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Publication numberUS5788533 A
Publication typeGrant
Application numberUS 08/707,288
Publication dateAug 4, 1998
Filing dateSep 3, 1996
Priority dateSep 3, 1996
Fee statusLapsed
Publication number08707288, 707288, US 5788533 A, US 5788533A, US-A-5788533, US5788533 A, US5788533A
InventorsBaldemar Alvarado-Rodriguez
Original AssigneeAlvarado-Rodriguez; Baldemar
Export CitationBiBTeX, EndNote, RefMan
External Links: USPTO, USPTO Assignment, Espacenet
Ballast system for interconnection with fluorescent lamps and the like
US 5788533 A
The present invention relates to an improved system of interconnecting ballasts and fluorescent lights; more specifically, for a ballast whose circuit is duly insulated and housed in a casing, is fitted with prongs which are connected to the coil and capacitor by means of wires. One or more receptacles are provided into which the prongs are inserted. A protective cover over the receptacle(s) has a catch at one end into which is inserted a retaining clip to secure the cover in place. The ballast circuit has cable wires running from the receptacles,firmly mounted inside the casing , to the fluorescent lights.
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What I claim is:
1. A ballast housing system for removable plug in connection of a ballast to lead wires extending from a fluorescent light, comprising in combination:
a ballast having a ballast circuit and a ballast housing,
connecting wires leading from the ballast circuit having prongs arranged in a set for removably plugging the ballast into operative position inside the ballast housing,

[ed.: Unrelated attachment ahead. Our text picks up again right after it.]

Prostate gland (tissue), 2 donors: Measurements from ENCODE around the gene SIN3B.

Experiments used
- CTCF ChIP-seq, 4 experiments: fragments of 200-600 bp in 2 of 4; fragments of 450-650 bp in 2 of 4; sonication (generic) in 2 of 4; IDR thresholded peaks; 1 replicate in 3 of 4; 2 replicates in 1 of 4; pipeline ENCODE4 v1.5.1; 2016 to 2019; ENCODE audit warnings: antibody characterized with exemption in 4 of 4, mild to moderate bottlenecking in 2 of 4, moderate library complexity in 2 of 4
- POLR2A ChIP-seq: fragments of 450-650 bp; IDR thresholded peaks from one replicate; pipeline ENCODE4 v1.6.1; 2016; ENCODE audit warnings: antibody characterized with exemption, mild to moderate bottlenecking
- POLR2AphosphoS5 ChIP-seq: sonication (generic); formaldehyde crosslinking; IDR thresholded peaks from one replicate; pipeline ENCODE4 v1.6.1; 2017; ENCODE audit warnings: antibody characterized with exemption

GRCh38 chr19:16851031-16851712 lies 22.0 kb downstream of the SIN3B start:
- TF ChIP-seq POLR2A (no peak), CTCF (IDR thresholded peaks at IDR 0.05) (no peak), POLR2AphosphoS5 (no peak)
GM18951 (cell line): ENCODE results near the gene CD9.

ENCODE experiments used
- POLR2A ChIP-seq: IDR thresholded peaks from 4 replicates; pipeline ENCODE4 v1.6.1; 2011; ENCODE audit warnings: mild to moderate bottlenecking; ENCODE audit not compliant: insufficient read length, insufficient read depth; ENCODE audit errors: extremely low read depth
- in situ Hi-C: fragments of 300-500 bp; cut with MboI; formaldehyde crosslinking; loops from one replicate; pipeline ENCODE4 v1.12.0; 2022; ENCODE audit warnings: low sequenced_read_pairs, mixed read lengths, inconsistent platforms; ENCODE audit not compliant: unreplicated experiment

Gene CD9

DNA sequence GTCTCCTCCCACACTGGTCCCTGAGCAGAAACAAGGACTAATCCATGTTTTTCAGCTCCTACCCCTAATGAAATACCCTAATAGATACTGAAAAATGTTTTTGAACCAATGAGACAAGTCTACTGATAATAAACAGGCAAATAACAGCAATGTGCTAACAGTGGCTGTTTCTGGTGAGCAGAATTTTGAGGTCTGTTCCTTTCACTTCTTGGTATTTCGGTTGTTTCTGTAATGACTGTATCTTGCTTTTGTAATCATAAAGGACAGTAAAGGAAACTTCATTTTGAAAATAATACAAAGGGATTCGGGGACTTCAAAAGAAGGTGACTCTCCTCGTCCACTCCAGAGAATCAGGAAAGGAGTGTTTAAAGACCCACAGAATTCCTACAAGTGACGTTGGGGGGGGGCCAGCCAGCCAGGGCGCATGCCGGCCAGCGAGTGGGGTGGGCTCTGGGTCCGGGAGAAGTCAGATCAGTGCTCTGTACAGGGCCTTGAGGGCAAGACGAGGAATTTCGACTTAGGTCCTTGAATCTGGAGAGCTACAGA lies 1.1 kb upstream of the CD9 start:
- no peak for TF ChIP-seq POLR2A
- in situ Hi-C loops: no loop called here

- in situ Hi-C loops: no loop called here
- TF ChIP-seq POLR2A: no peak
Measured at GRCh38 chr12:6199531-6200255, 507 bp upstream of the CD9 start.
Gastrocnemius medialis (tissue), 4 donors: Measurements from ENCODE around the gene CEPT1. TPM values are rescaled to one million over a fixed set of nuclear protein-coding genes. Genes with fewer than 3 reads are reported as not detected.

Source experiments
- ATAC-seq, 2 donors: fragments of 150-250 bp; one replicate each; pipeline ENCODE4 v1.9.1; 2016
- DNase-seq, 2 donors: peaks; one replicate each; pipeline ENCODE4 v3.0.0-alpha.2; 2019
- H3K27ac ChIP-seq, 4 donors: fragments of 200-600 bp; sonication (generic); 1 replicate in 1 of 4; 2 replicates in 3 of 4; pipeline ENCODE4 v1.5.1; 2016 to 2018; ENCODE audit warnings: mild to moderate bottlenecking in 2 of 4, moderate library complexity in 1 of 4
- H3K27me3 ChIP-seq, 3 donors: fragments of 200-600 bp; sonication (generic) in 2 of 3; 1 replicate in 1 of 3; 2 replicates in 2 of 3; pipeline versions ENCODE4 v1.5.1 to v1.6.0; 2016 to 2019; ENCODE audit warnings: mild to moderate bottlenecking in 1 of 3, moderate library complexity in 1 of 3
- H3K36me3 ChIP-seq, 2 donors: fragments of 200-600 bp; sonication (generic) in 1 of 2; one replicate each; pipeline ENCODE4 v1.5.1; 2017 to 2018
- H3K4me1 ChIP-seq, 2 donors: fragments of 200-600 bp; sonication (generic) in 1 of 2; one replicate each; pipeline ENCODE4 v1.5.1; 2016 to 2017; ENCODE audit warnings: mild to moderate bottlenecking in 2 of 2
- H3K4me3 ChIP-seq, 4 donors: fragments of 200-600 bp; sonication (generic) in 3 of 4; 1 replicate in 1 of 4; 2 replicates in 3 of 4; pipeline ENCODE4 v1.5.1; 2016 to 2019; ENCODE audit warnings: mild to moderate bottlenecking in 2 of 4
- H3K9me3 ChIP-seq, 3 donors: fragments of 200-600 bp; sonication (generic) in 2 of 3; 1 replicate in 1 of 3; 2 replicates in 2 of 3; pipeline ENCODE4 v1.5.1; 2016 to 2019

a protective insulating ballast housing cover removably affixed on the housing to permit insertion and removal of said ballast into said housing,
a wire and prong receiving receptacle mounted securely on the inside of the housing and having affixed thereon an array of spring biased wire receiving contact members for removably receiving and holding in place both said set of ballast prongs and individual bare wire ends of said fluorescent light lead wires to make an electrical connection between the fluorescent light and said ballast circuit, and
entryways into the housing for passing the fluorescent light lead wires inside for spring biased retention of bare lead wire ends in said receptacle in electrical contact with the ballast circuit.
2. The ballast housing system of claim 1, further comprising color coding on said fluorescent light lead wires and said housing to identify respective entryways for passing the lead wires inside the housing.
3. The ballast housing system of claim 1 wherein said cover is removed vertically to expose the ballast in position for vertical removal from the housing, and wherein said receptacle further comprises contact members for receiving the set of ballast prongs oriented to frictionally permit vertical removal and insertion of the ballast prongs into the receptacle.
4. The ballast housing system of claim 1 further comprising housing and cover members for seating the ballast removably in place inside the housing for retention in place solely by the receptacle member spring biased contact members.

The present invention relates to an improved system of interconnecting ballasts and fluorescent lights; more specifically, for a ballast whose circuit, duly insulated is housed in a casing which is fitted with prongs which are connected to the ballast coil and capacitor by means of wires and one or more receptacles into which prongs are to secure the cover in place for securing wiring from the fluorescent lights into the receptacles. The system has utility which secures it in place; and wiring running from the receptacles to the light fittings. The system corresponds principally to the field of lighting, and specifically to the illuminated sign industry.


For many years now the lighting industry has relied on what are known as fluorescent lights; devices known as ballasts are indispensable in the corresponding electrical circuits to complete the lighting operation.